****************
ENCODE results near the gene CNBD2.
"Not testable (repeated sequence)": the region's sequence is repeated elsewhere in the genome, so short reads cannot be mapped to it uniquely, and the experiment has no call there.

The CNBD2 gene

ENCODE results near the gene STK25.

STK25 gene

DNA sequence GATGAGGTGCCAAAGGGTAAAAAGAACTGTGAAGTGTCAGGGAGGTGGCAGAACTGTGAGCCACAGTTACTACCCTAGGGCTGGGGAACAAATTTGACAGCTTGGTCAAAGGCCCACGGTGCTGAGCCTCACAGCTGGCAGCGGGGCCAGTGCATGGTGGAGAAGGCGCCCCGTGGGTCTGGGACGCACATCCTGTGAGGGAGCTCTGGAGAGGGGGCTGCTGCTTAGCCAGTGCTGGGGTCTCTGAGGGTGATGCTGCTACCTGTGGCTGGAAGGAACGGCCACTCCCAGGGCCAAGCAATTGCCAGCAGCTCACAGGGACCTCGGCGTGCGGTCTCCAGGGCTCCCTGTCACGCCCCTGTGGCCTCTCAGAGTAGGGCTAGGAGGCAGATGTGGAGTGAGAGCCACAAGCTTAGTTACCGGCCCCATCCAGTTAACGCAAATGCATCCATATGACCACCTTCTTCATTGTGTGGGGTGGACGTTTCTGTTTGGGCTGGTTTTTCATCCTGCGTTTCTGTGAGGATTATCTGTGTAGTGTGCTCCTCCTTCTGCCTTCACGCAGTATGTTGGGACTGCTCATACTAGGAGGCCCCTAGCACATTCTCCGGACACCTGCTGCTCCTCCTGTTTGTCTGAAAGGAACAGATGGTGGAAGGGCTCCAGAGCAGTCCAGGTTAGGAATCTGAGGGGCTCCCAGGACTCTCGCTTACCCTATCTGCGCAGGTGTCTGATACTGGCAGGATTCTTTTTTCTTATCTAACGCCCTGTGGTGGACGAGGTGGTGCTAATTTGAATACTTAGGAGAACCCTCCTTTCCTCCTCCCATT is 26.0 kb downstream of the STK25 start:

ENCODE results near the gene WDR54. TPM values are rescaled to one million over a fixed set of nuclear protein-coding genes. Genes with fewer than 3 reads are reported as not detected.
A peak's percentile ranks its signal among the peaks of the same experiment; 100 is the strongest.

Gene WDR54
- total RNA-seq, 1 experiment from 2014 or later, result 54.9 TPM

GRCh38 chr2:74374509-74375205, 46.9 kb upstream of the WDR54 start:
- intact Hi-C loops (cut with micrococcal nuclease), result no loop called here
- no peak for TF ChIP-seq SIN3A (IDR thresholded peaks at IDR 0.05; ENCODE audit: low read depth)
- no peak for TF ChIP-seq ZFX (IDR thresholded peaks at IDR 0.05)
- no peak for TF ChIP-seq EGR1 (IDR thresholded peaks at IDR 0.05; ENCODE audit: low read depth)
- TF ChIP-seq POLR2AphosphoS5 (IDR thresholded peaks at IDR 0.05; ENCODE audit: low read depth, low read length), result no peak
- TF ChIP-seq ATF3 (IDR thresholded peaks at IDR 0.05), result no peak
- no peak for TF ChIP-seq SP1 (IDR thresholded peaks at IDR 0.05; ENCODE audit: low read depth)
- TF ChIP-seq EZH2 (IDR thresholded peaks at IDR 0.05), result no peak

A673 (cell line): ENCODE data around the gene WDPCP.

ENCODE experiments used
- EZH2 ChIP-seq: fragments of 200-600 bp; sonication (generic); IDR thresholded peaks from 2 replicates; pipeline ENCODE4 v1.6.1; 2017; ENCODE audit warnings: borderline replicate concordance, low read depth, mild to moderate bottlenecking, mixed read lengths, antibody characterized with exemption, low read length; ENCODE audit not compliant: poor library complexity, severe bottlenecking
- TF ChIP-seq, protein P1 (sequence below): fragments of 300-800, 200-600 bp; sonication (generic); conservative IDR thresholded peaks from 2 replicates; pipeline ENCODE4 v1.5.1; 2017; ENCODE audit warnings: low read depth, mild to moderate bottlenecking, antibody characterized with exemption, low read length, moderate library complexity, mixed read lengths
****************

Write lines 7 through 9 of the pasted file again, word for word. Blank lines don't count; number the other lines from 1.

ENCODE results near the gene WDR54. TPM values are rescaled to one million over a fixed set of nuclear protein-coding genes. Genes with fewer than 3 reads are reported as not detected.
A peak's percentile ranks its signal among the peaks of the same experiment; 100 is the strongest.

Gene WDR54